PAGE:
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Fetus Survives Killing of Mother

FBI Tracks Baby To Kansas Couple

By Peter Slevin
Washington Post Staff Writer
Saturday, December 18, 2004; Page A01

An 8-month-old fetus cut from the womb of her strangled mother in Missouri turned up healthy and very much alive Friday in Kansas, where police arrested a woman for kidnapping and suspicion of murder.

The discovery of the baby girl provided the only glimmer of good news on the day after 23-year-old Bobbie Jo Stinnett was found strangled and unconscious in Skidmore, Mo. The baby she had carried nearly to term was gone.

Bobbie Jo Stinnett of Skidmore, Mo., was found slain in her home Thursday. Stinnett's baby girl, who apparently was cut from her womb, was found in good health Friday. Two people were in custody. (Todd Weddle -- St. Joseph News-press Via AP)

The FBI said Lisa M. Montgomery, 36, posed on the Internet as a customer for Stinnett's dog-breeding business, then killed her for her baby. The Web revealed message traffic between the two on the eve of the homicide.

Nodaway County Sheriff Ben Espey said the attacker worked deftly and probably had some medical knowledge. After the rescue, a pediatrician examined the newborn, and Stinnett's husband, Zeb, was united with the baby.

"We have no indications that the child was hurt in any way," Espey told reporters. "The child's probably going to be okay."

Fast sleuthing by the FBI and private computer security specialists who traced e-mail messages to Montgomery's house in Melvern, Kan., led investigators to the baby. An FBI affidavit released Friday night alleged that Montgomery admitted to strangling Stinnett.

The case, as shocking as it was, is not unique in the region. One year ago, Oklahoma police charged a woman with murdering an acquaintance and stealing her 6-month-old fetus because she wanted a baby of her own. The fetus died.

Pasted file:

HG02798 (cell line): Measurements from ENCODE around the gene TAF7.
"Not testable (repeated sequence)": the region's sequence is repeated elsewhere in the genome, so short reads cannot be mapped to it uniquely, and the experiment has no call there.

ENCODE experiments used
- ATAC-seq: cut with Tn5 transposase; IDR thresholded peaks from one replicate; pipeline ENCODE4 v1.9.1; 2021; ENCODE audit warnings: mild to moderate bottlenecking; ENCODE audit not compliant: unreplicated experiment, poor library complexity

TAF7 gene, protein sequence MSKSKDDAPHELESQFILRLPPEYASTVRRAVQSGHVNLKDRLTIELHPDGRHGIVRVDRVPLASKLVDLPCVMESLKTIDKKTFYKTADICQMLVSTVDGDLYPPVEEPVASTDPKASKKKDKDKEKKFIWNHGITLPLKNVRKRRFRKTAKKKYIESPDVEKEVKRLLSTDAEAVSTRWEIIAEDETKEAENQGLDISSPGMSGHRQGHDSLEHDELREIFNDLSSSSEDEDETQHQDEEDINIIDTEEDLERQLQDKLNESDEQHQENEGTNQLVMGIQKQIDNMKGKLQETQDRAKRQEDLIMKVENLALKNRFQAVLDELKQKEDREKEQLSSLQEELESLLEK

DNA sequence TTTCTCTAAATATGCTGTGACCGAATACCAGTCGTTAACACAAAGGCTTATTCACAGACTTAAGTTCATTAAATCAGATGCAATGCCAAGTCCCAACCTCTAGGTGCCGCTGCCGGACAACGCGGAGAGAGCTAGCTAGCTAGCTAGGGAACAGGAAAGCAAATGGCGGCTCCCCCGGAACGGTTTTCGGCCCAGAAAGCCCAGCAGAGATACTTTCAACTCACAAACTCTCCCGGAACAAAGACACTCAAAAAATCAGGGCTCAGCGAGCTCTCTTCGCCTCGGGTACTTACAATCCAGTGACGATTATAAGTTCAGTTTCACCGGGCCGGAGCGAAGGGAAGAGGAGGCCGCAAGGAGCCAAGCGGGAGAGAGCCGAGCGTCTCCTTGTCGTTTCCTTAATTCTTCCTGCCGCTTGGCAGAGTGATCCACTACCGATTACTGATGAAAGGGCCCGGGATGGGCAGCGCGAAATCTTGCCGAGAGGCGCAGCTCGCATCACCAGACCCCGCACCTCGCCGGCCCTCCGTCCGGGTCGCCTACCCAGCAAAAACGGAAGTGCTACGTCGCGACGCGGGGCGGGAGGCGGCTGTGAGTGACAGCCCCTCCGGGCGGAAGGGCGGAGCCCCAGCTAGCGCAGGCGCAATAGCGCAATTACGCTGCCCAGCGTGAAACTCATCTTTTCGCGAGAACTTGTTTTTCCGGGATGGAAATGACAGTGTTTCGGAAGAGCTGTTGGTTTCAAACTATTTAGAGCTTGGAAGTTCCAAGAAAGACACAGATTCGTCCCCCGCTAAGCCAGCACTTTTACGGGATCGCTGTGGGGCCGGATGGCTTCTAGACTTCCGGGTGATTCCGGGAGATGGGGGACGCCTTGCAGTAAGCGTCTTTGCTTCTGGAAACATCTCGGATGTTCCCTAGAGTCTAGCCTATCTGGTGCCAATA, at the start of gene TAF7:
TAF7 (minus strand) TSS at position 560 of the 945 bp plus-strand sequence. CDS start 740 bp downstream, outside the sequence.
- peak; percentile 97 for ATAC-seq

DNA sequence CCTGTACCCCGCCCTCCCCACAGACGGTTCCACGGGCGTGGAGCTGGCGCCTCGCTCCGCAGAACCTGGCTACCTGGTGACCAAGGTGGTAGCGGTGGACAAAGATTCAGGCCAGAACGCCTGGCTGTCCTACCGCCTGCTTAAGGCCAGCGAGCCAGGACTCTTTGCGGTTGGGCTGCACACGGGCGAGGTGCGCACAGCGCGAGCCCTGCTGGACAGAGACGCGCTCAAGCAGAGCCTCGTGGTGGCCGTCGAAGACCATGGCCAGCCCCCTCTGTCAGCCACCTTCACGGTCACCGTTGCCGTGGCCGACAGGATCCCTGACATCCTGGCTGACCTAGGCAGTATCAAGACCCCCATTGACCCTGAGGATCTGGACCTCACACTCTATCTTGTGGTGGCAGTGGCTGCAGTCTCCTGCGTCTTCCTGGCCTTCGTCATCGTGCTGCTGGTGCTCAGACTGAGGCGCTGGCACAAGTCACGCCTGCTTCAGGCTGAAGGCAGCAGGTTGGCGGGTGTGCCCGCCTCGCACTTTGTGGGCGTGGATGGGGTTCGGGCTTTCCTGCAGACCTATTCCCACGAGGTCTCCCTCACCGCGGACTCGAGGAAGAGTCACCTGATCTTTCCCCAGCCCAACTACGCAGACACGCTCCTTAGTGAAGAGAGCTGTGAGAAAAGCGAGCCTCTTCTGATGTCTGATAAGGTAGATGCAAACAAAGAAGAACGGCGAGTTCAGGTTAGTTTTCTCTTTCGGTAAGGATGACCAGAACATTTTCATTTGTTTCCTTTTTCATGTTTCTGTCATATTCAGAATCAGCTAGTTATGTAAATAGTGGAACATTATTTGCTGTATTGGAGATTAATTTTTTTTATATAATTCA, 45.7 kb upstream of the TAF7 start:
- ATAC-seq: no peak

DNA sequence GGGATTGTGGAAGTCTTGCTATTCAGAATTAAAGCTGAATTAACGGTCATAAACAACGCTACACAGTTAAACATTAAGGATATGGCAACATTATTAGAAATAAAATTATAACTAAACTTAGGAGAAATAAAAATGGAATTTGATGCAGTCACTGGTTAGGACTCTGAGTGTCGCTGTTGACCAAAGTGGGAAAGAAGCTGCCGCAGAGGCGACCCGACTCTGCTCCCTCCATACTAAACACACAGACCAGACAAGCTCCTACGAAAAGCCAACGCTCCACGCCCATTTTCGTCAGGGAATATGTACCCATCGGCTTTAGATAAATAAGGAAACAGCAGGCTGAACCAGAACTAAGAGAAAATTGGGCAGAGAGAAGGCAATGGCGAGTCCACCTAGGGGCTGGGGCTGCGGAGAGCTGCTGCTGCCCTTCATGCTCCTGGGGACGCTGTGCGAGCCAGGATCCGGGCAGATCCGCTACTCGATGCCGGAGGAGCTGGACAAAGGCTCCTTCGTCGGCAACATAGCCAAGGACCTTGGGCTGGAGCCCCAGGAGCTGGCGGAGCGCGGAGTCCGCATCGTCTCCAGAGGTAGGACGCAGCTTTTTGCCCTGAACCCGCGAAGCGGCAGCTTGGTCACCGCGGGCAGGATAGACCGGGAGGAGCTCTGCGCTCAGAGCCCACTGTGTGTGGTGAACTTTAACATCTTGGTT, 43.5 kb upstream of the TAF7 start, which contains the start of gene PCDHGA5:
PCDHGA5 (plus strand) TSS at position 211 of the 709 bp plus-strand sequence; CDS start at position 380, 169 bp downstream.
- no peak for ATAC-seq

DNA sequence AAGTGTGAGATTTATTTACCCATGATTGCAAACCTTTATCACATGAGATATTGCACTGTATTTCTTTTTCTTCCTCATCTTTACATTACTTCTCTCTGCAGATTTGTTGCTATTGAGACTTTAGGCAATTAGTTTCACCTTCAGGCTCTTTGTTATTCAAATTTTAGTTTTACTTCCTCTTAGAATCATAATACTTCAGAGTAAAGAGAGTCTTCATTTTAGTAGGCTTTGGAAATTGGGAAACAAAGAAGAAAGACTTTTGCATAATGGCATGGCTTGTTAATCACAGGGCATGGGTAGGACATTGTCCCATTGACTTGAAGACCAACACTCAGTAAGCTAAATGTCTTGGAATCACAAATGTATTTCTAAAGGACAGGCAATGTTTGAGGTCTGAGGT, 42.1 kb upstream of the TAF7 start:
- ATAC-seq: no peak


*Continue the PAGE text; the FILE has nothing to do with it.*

Bobbie and Zeb Stinnett lived in a modest, whitewashed clapboard house and had been married about a year. They were expecting their first child. They worked at a Kawasaki factory and raised rat terriers for sale, posting photographs of the dogs on their Web site, www.happyhavenfarms.com.

"Our puppies are placed in only the very best homes with the family that fits them best," the cheery Happy Haven site says. "Let us help you find your next pet, rat terrier or otherwise."

One dog currently featured on the site is named Tipsy. An acquaintance named Kayla had recently written, "Bobbie. It was nice meeting you at Abilene! I love all the pictures!"

Although it remained unclear how Montgomery knew Stinnett was pregnant, the dog-breeding business provided her introduction, according to the affidavit drafted by FBI Special Agent Craig Arnold, who gave the following account.

Zeb Stinnett was at work on Thursday afternoon when his wife was attacked. Bobbie was expecting someone to come look at her dogs, according to her mother, Becky Harper. At about 2:30 p.m., she told her mother by telephone, "Oh, they're here. I've got to go."

At 3:38 p.m., Harper called 911. She had gone to the house and found Bobbie unconscious. She said it looked as though her daughter's "stomach had exploded," Arnold wrote. Someone had made a lateral cut across her abdomen and removed the fetus.

Paramedics tried in vain to revive her. When doctors pronounced her dead at 4:27 p.m., they also concluded that the baby was likely alive but could be suffering by being born so violently, one month early.

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